Skin is continuously exposed to a variety of environmental stresses, including ultraviolet (UV) radiation. UVB is an inherent component of sunlight that crosses the epidermis and reaches the upper dermis, leading to increased oxidative stress, activation of inflammatory response and accumulation of DNA damage among other effects. The increase in UVB radiation on earth due to the destruction of stratospheric ozone poses a major environmental threat to the skin, increasing the risk of damage with long-term consequences, such as photoaging and photocarcinogenesis. Extracts from plants and natural compounds have been historically used in traditional medicine in the form of teas and ointments but the effect of most of these compounds has yet to be verified. Regarding the increasing concern of the population with issues related to quality of life and appearance, the cosmetic market for anti-aging and photoprotective products based on natural compounds is continuously growing, and there is increasing requirement of expansion on research in this field. In this review we summarized the most current and relevant information concerning plant extracts and natural compounds that are able to protect or mitigate the deleterious effects caused by photoaging in different experimental models.

 

Introduction

Skin is the outermost organ of the body and is subjected to environmental damage such as sunlight and pollution among others. Skin aging is the result of two synergistic mechanisms: intrinsic or chronological aging, a process that occurs not just to the skin but to all tissues and is a result of passage of time; and extrinsic aging, or photoaging, which is caused by repetitive exposure of the skin to damaging agents, especially sunlight (Naylor et al. 2011). UVB is the most dangerous component of sunlight. Due to its high energy, UVB is able to cross the epidermis and reach the upper dermis where is interacts with cellular chromophores, leading to DNA damage and increased oxidative stress (Trautinger 2001; Cavinato and Jansen-Dürr 2017). These events activate innumerous signaling pathways that lead to decreased collagen production, increased synthesis and activity of matrix metalloproteases (MMPs) which are responsible for connective tissue degradation, accumulation of senescent cells, synthesis and accumulation of the senescence-associated secretory phenotype (SASP) components and defective degradation of elastic fibers (Cavinato et al. 2016; Cavinato and Jansen-Dürr 2017) (Fig. 1). Macroscopically, these events result in the appearance of wrinkles, increased epidermal thickness with consequent increased dehydration, hyperpigmentation, sallowness, and loss of skin tone, which are the main characteristics of photoaged skin (Quan et al. 2004). The increment in UVB radiation on earth due to the destruction of the ozone layer, is a major environmental threat to the skin, increasing the risk of damage with long-term consequences, such as photoaging, photoimmunosuppression and photocarcinogenesis (Decean et al. 2016).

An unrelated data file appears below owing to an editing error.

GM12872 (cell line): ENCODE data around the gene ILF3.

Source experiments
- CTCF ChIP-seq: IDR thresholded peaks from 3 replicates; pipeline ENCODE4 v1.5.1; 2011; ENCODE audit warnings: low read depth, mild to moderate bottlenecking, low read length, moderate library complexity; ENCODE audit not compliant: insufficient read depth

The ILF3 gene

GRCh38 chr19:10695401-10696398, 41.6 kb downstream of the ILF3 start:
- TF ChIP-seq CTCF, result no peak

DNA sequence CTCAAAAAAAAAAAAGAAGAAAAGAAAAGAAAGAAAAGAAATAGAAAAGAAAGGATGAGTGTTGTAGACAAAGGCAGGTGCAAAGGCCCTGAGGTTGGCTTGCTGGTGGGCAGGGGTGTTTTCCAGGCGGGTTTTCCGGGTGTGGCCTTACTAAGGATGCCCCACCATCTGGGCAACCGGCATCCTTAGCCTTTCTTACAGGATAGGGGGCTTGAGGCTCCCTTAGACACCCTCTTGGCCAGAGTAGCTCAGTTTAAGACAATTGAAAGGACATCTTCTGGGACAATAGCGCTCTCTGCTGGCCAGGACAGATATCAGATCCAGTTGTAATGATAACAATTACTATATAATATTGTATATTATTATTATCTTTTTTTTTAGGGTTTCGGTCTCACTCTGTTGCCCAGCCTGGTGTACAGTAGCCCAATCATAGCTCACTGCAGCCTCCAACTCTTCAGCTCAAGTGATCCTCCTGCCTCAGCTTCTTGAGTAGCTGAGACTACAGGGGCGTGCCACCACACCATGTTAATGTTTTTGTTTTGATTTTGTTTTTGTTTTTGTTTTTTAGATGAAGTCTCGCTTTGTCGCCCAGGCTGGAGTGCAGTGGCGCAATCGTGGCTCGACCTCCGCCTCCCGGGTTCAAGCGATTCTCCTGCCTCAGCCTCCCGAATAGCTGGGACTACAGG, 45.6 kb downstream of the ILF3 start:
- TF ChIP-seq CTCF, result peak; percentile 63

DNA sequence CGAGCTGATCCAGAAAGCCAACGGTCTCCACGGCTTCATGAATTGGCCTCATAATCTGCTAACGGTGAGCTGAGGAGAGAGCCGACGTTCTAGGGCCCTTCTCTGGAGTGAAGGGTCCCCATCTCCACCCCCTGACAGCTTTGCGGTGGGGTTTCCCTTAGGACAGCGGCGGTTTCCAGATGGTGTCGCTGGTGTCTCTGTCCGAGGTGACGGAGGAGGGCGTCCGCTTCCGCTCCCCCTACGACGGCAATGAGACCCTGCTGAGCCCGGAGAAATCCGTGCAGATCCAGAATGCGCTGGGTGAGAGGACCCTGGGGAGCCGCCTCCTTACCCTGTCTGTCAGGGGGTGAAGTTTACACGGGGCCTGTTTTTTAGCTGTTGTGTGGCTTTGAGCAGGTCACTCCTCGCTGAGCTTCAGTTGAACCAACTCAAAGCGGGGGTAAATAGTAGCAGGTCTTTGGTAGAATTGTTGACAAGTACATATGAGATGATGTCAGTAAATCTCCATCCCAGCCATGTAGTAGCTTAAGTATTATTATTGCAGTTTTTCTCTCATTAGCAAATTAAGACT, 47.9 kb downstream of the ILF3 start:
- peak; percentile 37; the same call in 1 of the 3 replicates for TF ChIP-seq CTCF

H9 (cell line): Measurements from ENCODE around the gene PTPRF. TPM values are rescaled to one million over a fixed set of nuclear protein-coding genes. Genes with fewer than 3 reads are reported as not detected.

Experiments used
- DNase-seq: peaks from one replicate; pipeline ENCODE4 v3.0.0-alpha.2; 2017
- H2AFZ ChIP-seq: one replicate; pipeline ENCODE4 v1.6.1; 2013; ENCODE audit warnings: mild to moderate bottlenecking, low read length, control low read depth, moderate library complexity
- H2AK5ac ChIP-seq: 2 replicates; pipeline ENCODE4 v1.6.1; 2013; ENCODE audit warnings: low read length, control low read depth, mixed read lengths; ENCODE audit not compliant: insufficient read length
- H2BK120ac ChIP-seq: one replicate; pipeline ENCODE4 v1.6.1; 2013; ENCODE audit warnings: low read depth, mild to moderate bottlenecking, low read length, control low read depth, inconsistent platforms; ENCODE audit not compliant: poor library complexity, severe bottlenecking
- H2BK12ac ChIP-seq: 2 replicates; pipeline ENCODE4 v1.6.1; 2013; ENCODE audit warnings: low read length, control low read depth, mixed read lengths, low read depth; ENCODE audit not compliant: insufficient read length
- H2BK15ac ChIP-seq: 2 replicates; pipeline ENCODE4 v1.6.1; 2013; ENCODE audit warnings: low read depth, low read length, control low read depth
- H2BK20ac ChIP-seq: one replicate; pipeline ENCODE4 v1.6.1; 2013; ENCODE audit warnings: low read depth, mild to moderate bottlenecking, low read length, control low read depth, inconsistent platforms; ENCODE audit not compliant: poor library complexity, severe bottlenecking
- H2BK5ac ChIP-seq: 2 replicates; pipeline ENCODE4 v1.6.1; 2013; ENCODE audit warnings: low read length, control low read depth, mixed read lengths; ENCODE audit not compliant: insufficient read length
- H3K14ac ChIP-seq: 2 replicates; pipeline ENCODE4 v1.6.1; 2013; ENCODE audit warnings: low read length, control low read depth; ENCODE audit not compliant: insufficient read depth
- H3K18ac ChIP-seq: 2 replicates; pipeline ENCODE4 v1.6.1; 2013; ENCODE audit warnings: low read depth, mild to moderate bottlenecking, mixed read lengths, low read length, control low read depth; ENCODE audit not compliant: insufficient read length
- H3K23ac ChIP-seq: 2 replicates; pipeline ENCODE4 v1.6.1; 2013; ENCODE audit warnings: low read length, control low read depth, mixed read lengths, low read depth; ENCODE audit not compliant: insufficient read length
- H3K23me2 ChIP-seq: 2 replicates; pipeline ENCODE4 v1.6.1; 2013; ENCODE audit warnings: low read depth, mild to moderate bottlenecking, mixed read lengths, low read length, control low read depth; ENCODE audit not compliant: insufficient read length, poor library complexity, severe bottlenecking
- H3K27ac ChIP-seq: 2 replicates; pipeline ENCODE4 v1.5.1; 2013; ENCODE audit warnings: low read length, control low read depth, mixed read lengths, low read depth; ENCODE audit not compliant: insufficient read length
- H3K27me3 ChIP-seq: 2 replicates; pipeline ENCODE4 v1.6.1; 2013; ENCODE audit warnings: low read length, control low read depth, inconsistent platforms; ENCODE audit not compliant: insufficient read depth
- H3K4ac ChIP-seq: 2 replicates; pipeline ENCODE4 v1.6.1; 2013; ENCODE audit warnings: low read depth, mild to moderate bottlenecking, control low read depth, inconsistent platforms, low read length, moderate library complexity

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31 Julio 2017
Administrator

 Abstract

The physiological and ultrastructural effects induced by acute exposure to ozone (O3) were investigated in the lichen Xanthoria parietina. Our working hypothesis was that parietin content and hydration of the thalli may play a role in the modulation of the effects of O3exposure. Four batches of X. parietina samples, dry and wet, with (P+) and without (P−) parietin, were fumigated for 1 h with 3 ppm O3. The effects of O3 were assessed immediately after the fumigation and after one week of recovery under controlled conditions. O3 fumigation caused physiological and ultrastructural impairment both to the photobiont and the mycobiont,irrespective if samples were fumigated wet or dry, and P+ or P−. However, one week after fumigation, a recovery was observed in P+ samples for the photobiont and in dry samples for the mycobiont. We suggest that the hydration state may play a major role in determining the severity of the damage, while the presence of parietin may promote the recovery. Our results provide physiological and ultrastructural basis to explain the ecological insensitivity of lichens to high environmental levels of ozone occurring during dry Mediterranean summers.

Keywords

Air pollution Biomonitoring Chlorophyll a fluorescence Ergosterol Parietin 

Responsible editor: Philippe Garrigues.